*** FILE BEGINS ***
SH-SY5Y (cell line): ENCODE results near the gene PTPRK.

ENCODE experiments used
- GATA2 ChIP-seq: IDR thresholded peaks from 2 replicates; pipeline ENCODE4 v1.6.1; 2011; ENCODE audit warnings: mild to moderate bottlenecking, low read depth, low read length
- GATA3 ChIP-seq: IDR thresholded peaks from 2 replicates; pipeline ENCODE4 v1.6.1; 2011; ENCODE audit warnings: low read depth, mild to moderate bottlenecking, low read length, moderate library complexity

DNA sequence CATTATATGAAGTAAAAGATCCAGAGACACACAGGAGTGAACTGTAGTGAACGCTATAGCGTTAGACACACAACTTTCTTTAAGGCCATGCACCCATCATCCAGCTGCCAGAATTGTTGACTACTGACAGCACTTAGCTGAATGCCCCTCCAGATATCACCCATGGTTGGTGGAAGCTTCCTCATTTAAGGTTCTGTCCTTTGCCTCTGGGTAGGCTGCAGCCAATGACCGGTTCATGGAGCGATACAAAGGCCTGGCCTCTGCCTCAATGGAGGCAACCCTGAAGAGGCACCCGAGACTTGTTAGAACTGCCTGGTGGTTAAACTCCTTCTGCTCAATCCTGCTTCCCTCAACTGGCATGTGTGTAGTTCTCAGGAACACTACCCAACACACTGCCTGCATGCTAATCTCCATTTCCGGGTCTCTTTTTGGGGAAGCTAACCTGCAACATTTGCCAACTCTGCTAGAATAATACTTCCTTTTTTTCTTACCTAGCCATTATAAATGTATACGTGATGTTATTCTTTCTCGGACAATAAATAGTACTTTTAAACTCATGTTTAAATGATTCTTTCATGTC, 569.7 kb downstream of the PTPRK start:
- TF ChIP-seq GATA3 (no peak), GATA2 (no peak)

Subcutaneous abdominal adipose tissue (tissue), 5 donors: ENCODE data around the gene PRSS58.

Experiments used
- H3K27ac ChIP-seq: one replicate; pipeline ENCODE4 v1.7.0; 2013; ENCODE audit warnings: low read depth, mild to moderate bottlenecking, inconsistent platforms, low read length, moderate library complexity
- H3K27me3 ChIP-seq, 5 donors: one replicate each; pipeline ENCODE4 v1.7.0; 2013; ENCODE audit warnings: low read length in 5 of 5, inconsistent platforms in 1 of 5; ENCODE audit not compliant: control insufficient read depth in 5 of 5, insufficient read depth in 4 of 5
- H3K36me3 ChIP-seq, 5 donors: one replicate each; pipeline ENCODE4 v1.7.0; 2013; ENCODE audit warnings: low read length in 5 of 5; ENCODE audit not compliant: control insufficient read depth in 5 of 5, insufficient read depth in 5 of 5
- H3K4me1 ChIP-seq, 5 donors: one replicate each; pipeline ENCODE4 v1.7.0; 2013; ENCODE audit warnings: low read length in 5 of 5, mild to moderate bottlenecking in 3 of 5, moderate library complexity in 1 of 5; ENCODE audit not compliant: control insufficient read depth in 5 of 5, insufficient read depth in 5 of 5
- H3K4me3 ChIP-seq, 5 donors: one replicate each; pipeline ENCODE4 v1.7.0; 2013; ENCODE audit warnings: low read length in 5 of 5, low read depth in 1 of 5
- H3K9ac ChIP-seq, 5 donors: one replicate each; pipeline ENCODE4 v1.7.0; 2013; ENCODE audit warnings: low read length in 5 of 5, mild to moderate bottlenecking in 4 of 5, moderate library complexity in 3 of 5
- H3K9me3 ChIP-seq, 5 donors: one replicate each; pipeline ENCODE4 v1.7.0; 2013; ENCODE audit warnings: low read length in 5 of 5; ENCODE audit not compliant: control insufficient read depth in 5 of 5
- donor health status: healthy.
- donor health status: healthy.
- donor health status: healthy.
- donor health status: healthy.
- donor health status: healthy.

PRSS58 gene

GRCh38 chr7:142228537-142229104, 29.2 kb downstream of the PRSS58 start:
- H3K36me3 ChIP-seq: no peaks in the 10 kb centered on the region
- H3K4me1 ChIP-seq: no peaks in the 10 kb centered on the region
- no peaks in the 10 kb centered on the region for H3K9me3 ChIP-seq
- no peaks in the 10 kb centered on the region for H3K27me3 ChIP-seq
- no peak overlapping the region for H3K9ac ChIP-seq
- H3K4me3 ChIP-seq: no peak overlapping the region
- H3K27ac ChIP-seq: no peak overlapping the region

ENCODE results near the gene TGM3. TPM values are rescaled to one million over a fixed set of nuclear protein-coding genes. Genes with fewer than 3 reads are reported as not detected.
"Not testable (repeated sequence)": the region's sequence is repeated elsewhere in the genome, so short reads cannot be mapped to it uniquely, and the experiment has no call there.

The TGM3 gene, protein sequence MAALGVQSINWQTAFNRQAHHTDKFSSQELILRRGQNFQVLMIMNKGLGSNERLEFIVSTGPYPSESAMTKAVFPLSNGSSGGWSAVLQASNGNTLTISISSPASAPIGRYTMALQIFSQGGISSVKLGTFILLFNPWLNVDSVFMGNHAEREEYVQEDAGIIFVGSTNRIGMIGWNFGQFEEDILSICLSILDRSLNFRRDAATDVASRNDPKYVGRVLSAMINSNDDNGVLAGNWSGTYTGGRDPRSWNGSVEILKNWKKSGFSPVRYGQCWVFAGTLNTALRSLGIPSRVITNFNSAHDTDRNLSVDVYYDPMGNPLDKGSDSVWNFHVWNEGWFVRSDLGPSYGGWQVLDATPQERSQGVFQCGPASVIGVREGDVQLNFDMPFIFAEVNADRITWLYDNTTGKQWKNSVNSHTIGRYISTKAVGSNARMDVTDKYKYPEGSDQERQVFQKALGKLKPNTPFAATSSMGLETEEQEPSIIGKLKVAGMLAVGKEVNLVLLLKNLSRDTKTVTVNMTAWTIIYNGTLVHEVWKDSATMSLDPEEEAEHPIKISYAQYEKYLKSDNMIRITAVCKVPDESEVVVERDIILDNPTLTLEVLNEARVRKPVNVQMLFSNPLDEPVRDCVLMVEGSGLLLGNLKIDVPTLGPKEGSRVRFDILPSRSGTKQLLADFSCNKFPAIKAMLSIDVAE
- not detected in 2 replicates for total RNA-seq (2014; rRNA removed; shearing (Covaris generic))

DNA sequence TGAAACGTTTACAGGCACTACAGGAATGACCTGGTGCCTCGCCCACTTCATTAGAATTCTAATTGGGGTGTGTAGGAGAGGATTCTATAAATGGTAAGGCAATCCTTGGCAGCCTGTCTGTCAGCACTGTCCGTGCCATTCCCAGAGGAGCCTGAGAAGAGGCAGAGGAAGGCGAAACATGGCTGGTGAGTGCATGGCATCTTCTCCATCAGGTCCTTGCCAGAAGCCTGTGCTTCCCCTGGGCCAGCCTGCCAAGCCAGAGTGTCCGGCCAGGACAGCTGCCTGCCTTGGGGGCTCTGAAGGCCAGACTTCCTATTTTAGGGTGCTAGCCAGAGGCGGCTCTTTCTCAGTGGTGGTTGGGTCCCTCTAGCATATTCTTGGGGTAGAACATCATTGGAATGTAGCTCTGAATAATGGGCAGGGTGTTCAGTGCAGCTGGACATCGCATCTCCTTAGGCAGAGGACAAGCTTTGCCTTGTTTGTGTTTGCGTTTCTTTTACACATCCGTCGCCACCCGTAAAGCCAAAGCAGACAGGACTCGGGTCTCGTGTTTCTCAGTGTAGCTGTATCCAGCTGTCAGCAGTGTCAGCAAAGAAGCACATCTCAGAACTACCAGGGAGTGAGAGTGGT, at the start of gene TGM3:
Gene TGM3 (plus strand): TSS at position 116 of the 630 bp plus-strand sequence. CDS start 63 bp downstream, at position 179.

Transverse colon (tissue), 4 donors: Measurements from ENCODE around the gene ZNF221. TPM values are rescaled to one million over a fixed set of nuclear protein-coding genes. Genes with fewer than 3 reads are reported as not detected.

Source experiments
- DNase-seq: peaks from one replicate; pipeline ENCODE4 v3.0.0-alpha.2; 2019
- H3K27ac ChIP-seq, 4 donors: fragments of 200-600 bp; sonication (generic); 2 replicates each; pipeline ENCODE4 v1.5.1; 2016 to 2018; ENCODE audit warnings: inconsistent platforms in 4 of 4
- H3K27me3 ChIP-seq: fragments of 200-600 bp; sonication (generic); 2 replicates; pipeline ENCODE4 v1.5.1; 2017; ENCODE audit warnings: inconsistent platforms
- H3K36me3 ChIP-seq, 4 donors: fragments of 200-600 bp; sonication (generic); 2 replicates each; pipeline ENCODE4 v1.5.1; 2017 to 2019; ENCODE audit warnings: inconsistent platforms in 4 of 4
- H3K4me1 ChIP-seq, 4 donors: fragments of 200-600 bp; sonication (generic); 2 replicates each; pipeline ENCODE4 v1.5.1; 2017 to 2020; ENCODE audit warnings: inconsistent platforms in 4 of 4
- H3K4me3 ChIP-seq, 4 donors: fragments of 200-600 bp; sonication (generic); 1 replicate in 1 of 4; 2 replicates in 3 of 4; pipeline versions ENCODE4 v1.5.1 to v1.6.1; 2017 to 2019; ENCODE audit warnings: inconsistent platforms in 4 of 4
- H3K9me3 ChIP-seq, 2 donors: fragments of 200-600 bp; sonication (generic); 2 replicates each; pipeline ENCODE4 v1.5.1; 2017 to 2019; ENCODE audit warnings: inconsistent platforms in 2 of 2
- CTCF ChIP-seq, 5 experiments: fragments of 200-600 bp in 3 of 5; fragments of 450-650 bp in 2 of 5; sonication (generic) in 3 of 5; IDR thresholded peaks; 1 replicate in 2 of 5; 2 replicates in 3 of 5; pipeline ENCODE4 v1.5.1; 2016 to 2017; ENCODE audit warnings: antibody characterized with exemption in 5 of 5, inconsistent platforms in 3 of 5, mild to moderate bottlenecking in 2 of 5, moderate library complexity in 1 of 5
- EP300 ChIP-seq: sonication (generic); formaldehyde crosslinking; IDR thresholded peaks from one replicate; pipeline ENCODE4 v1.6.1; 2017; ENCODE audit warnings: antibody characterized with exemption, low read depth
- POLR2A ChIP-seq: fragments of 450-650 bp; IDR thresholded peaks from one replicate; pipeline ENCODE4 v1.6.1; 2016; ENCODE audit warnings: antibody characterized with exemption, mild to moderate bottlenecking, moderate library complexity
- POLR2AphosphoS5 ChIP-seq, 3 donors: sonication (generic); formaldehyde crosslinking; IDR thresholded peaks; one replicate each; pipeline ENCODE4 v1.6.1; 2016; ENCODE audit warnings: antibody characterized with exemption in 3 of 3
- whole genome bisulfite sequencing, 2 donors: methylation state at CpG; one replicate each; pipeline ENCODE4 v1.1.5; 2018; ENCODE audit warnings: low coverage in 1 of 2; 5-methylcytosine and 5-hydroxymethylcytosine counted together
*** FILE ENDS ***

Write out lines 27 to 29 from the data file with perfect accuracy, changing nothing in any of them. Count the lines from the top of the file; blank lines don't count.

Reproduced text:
- no peak overlapping the region for H3K9ac ChIP-seq
- H3K4me3 ChIP-seq: no peak overlapping the region
- H3K27ac ChIP-seq: no peak overlapping the region